Those concerns aside, I am intrigued by the possibilities of these applications. As the use of the APIs from these platforms get to be used in mashups and other applications, I think that an app like foursquare will have the same impact on the customer review that Twitter had on the blog.


Blogging was already popular well before Twitter reared it's head (in fact, Twitter was co-founded by Evan Williams, who had created the Blogger platform), but with its emphasis on succinctness and digestibility Twitter actually supported the blogging community rather than replaced it. Publishers didn't have to come up with wordy articles every time they had an opinion and readers could get snippets of insight with a way to link through to more detail if it was available.

As someone who makes a living helping companies and people with their web presence, the advice that was commonly dispensed around blogging used to be "don't do it if you can't commit to posting something (anything) regularly". This was because you would want people to keep coming back, and infrequency would cause them to think that you'd gone away. With Twitter, the advice is closer to "always post something of value and don't piss people off". Of course, you're not always going to please everyone with every single tweet, but the point is that you create a following for yourself by adding to the person's day, not disrupting it. Most corporations and marketers are still figuring that whole thing out, but news-makers, celebrities, comedians, techno-geeks and regular people are creating some great content within 140 characters. If that's not enough, then posting extra information to a blog post and linking to it is the perfect solution.

With all the content and the incredible user base that resides within Twitter, a mess of other companies have chipped in with technology that is separate from Twitter, but enhances the platform. URL-shorteners like bit.ly, image hosting services like Twitpic, search integration with Google & Bing, and mobile/desktop readers like Tweetie are examples of how the Twitter experience is enhanced beyond the confines of www.twitter.com.

The Customer Review & foursquare

The ability to post a customer review to the internet has fundamentally changed the way we, as consumers, research and buy products. Amazon, eBay and TripAdvisor are just a few examples of the importance of customer reviews. However, writing a review can be time consuming and if it's not part of my buying experience than I'm probably unlikely to post one. For example, I might be more willing to post a review when I've bought something online from Amazon and I go back to the site for something else, or they send me a follow up email prompting me to post a review.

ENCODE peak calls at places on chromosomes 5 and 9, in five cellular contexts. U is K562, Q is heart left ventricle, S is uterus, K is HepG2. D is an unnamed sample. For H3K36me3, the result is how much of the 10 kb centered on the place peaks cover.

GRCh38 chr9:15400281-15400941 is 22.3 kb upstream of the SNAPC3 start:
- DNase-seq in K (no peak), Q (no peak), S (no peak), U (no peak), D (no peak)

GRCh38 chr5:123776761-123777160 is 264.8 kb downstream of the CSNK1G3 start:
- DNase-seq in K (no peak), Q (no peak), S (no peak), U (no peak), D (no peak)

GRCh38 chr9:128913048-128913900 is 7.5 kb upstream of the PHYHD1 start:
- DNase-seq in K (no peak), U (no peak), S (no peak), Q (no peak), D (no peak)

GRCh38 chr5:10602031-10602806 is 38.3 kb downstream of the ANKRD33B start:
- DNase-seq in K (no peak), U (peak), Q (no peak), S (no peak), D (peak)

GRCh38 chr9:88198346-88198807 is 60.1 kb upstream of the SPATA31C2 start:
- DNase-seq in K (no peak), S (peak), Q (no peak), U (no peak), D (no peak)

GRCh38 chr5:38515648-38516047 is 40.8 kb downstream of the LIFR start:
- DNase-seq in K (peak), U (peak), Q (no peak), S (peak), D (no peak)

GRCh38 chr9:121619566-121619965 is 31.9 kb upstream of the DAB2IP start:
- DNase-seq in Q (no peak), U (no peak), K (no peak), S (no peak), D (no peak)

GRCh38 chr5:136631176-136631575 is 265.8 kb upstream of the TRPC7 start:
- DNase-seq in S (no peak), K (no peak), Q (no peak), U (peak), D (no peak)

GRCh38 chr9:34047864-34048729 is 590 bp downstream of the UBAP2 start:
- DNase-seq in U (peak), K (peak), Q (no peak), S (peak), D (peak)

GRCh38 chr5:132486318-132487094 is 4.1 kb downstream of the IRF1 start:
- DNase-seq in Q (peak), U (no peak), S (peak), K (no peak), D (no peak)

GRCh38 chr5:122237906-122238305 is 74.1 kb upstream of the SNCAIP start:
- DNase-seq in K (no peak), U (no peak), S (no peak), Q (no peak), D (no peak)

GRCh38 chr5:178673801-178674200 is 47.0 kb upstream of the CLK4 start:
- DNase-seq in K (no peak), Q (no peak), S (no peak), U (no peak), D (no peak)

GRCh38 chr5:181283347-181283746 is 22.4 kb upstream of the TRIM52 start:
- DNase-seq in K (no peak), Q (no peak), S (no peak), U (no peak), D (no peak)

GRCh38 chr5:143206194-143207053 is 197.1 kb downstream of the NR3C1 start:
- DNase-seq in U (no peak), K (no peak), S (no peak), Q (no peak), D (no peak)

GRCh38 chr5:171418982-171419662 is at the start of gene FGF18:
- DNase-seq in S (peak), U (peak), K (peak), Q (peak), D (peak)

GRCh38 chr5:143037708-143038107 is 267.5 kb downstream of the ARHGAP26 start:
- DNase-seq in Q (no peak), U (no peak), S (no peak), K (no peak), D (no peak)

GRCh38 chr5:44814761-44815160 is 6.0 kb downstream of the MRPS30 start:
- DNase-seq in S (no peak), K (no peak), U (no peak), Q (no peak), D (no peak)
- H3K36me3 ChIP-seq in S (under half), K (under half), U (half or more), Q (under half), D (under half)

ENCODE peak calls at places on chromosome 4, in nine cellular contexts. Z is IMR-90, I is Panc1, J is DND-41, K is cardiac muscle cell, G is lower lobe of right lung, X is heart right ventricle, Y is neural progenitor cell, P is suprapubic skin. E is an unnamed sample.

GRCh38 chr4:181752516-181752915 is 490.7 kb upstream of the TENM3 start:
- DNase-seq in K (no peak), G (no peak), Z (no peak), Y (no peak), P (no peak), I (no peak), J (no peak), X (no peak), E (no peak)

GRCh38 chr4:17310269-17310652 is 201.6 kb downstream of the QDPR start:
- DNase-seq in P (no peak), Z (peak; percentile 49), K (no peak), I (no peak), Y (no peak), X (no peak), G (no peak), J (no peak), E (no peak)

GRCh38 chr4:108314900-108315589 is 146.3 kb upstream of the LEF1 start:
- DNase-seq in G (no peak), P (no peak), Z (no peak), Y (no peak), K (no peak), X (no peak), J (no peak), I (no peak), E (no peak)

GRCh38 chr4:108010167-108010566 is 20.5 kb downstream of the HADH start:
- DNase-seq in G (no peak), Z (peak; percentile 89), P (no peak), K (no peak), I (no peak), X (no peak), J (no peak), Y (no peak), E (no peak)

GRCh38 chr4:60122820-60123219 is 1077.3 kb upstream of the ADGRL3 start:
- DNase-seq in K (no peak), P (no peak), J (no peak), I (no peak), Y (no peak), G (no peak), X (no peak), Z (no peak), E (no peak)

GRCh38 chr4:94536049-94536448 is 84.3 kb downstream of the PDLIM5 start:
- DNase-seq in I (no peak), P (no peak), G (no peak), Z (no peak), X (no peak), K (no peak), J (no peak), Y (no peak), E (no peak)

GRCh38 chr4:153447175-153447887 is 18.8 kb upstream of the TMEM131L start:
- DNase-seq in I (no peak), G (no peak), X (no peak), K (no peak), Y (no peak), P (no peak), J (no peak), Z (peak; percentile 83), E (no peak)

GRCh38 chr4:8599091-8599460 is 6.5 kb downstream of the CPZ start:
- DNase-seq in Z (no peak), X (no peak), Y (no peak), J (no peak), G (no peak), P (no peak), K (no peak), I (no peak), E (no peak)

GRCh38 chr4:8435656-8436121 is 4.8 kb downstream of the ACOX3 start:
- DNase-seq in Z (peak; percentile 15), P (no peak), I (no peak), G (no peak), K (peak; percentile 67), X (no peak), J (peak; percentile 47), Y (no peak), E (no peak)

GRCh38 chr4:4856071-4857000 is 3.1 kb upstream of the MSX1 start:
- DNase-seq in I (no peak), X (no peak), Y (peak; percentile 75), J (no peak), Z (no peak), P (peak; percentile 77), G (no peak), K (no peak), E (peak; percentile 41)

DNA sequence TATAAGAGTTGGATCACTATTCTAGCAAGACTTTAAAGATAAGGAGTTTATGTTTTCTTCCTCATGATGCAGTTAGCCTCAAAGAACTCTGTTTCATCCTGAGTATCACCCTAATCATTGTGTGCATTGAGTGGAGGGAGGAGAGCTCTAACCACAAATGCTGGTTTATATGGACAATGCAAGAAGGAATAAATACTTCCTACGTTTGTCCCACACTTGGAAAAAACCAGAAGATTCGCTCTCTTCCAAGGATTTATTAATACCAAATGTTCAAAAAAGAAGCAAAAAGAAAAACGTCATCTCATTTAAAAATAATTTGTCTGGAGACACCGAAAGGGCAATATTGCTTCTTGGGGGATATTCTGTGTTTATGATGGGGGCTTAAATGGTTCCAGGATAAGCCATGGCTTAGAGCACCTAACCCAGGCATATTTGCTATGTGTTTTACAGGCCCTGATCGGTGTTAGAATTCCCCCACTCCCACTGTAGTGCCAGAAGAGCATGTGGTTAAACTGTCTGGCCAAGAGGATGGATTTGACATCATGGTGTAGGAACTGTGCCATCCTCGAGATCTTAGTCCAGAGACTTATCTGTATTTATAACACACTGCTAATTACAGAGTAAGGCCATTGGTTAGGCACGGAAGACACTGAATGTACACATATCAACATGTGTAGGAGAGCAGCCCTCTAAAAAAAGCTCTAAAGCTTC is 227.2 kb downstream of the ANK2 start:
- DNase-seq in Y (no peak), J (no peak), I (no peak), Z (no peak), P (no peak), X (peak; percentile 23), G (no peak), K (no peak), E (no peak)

I'm much less likely to go find a place to post a review for the coffee shop I go to twice a day (Caffe Beano) or the dumpy diner I go to every Sunday for reliable eggs benedict and a chance at being berated by an attractive waitress (Phil's). Places exist for reviews to be posted, so I wouldn't have to look long for a place to post my opinion. In fact, I rely on Yelp for their customer reviews of restaurants... I'm just not the type to go sit down and post reviews on every customer service experience I have.

This is where services like foursquare come in. Foursquare in and of itself is maybe somewhat pointless, but the fact that they make it Twitter-like (quick, easy, and somewhat addictive) to log where I go in a day, I unwittingly start to participate in a popularity contest that enhances the online customer review. If I go somewhere, I'm letting people know that I've experienced that place, if I go there multiple times I imply that I might like it, and if many other people go there it likely means that the place has something great about it.

If I'm searching Google for a nearby restaurant, it will mean something to me if I see that a friend has gone there many times and maybe posted a small tip like 'try the linguini'.

So now that foursquare & company have been around for a while, are there web sites out there that make use of this data? Yes. I've found a couple and I'm sure there are many more that exist and coming soon.

Sites That Use Location Data

The first one is from the image above. It's called Checkin Mania. It basically allows you to use Google Maps to see how many people have checked in with various location apps close to the area you specify.

Something similar, but perhaps a bit more valuable is FourWhere. This site only uses information from foursquare, but tells you how many people have checked in as well as user "tips". A tip in foursquare is like a mini-review. The interface needs a bit of work on this site, but it is a very cool concept.

Something that might be interesting for the foursquare user, but provides little value is a site called Where Do You Go which creates a heatmap out of all the places you have checked in to.